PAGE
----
“War is cruelty. There’s no use trying to reform it. The crueler it is, the sooner it will be over.”
“If the people raise a great howl against my barbarity and cruelty, I will answer that war is war, and not popularity seeking.”
“War is Hell.” — W. T. Sherman
During Operation Cast Lead in January 2009, maps used by commanders operating on the ground in Gaza highlighted some 1,800 buildings and various infrastructure sites that should not be attacked and next to which troops needed to operate with extra sensitivity.
The list included hospitals, United Nations facilities, schools, power grids, flour mills, food storage centers and various homes and office buildings.
Senior IDF officers have told The Jerusalem Post that new maps being drafted by the Gaza Division in the Southern Command ahead of a possible future operation in Gaza now include more than 3,000 sites that are off-limits to attacks. — Jerusalem Post
This new kind of war that Israel is forced to fight is unprecedented.
Remember that Israel supplies most of Gaza’s electricity and water. I once wrote a satirical piece about a lathe operator in Gaza calling the Israel Electric Company and complaining about interruptions to his power. How can I make rocket nozzles, he asked. And of course the Israeli apologized: sorry, we’re having a labor dispute and the union is applying sanctions.
Very Israeli, but in the history of warfare until very recently, completely insane.
Could you explain this to Eisenhower, to Churchill, to Ulysses S. Grant, to William T. Sherman? I don’t think so.
Now Amr Moussa of the Arab League is calling for a ‘no-fly zone’ over Gaza. Hamas launches hundreds of rockets, fires a high-tech laser-guided antitank weapon at a school bus, attempts to tunnel under the border in multiple locations, three-quarters of a million Israelis have to live in bomb shelters, and the Arabs expect international intervention to protect them?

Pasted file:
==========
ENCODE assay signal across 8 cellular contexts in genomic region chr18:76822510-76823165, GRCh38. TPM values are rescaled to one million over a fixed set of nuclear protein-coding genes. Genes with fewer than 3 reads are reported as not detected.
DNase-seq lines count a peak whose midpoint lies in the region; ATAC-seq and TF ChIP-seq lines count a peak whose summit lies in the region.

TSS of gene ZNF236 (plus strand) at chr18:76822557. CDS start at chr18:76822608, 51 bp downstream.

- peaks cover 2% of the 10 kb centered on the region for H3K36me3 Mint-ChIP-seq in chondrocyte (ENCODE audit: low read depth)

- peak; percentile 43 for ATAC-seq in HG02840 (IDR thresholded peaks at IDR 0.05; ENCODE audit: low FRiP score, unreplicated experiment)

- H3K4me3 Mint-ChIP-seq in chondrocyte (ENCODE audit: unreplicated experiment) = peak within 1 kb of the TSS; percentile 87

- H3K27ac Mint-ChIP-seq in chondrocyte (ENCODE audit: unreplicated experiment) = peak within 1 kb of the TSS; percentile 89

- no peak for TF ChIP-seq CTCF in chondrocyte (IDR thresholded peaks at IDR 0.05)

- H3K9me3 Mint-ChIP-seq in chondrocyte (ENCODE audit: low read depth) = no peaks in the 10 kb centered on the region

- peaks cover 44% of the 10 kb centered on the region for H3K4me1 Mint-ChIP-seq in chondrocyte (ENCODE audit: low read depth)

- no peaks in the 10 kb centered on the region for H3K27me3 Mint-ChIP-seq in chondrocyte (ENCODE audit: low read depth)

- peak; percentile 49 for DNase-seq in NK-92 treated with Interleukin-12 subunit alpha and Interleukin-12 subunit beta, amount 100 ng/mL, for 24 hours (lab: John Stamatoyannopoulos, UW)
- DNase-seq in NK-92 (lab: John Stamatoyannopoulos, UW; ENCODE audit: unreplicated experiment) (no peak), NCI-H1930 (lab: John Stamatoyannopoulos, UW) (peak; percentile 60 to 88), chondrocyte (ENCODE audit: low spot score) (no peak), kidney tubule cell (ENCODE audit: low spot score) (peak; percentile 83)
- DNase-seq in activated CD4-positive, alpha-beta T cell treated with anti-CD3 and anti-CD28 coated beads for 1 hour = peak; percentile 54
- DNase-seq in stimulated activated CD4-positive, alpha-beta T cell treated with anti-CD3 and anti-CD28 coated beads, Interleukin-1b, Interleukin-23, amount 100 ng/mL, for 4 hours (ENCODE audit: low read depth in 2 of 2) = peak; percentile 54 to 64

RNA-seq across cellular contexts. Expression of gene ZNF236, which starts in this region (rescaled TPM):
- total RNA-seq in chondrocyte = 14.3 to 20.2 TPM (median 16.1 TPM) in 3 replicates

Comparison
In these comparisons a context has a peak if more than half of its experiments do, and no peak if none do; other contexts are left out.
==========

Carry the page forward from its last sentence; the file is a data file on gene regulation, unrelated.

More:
If you want to protect some Arabs, go intervene in Syria, where security forces are shooting down demonstrators like plastic ducks in a carnival shooting gallery.
I really don’t get it. They get to make war, including the most vicious terrorism against civilians imaginable (Itamar), and we get to … fight them without hurting anybody.
The next war will be like the kind of game I played in the street as a boy: throw a ball at someone and run for one of the designated locations of sanctuary. Touch the fireplug and you are safe.
Blockades used to be legitimate weapons of war. Real ones, in which the enemy either surrendered or starved. Today even a partial blockade to prevent an enemy from receiving strategic materials is considered inhumane.
Turkey called Israel’s response to Hamas rockets ‘disproportionate’ because more Hamas operatives than Israeli civilians were killed. For their information, ‘proportionate force’ in the laws of war used to mean the minimum amount of force needed to achieve a military objective. Since the rockets continue to fall, then this proves that more, rather than less, force should have been used. But the old definition seems to be falling by the wayside, at least where Israel is concerned. Today, anytime an Arab is killed, soldier or civilian, it’s ‘disproportionate’.
It’s as if OSHA regulations (for non-Americans, OSHA is the agency responsible for workplace safety) were extended to the battlefield. Soon rubber bullets or paintballs will be required in all IDF weapons.
There is no doubt that war with Hamas in Gaza (and Hizballah in Lebanon) is unavoidable. Even more so than in previous wars, if present trends are indicative, Israel will be fighting with both hands and one foot tied behind its back.
For Hamas and Hizballah, in a modernized version of Sherman’s famous words, war will indeed be heck.